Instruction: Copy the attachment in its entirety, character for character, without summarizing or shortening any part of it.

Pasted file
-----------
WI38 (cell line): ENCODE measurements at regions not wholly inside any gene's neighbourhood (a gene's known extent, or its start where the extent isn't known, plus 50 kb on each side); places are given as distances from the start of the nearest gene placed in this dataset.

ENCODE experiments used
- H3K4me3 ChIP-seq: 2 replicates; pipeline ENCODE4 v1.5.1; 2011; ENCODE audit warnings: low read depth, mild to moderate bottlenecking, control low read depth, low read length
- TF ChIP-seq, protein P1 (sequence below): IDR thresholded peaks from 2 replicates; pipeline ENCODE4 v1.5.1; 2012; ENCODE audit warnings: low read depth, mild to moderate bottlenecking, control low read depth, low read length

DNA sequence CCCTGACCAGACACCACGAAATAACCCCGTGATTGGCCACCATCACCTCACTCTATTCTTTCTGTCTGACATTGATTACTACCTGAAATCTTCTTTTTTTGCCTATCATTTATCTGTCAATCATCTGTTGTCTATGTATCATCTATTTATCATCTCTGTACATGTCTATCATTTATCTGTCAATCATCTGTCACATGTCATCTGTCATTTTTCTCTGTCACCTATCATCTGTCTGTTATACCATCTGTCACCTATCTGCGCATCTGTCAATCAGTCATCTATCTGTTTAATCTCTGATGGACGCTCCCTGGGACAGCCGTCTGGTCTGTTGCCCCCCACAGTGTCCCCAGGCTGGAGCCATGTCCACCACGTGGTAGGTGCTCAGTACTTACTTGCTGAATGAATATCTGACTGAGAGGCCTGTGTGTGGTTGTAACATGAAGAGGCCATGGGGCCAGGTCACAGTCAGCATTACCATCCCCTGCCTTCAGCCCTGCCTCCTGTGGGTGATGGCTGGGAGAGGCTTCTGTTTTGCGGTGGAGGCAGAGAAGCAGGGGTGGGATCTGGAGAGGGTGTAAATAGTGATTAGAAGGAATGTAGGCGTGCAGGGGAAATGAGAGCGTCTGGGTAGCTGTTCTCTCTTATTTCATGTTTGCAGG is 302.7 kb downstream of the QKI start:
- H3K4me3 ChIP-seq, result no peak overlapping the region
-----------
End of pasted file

WI38 (cell line): ENCODE measurements at regions not wholly inside any gene's neighbourhood (a gene's known extent, or its start where the extent isn't known, plus 50 kb on each side); places are given as distances from the start of the nearest gene placed in this dataset.

ENCODE experiments used
- H3K4me3 ChIP-seq: 2 replicates; pipeline ENCODE4 v1.5.1; 2011; ENCODE audit warnings: low read depth, mild to moderate bottlenecking, control low read depth, low read length
- TF ChIP-seq, protein P1 (sequence below): IDR thresholded peaks from 2 replicates; pipeline ENCODE4 v1.5.1; 2012; ENCODE audit warnings: low read depth, mild to moderate bottlenecking, control low read depth, low read length

DNA sequence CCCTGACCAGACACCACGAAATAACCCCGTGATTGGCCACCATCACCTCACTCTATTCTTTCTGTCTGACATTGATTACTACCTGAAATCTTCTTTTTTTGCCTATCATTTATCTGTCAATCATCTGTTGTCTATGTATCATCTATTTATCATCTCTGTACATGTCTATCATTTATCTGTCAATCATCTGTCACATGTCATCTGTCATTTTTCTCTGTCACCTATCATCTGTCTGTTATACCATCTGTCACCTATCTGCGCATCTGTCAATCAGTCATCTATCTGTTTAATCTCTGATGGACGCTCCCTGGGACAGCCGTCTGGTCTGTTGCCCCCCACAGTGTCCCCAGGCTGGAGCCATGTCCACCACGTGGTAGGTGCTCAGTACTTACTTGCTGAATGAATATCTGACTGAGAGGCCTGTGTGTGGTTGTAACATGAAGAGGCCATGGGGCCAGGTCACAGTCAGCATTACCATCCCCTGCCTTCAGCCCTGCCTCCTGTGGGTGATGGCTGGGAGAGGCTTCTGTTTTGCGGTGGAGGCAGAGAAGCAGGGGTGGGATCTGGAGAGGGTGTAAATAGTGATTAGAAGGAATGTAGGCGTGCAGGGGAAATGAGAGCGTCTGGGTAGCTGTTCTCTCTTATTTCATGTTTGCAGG is 302.7 kb downstream of the QKI start:
- H3K4me3 ChIP-seq, result no peak overlapping the region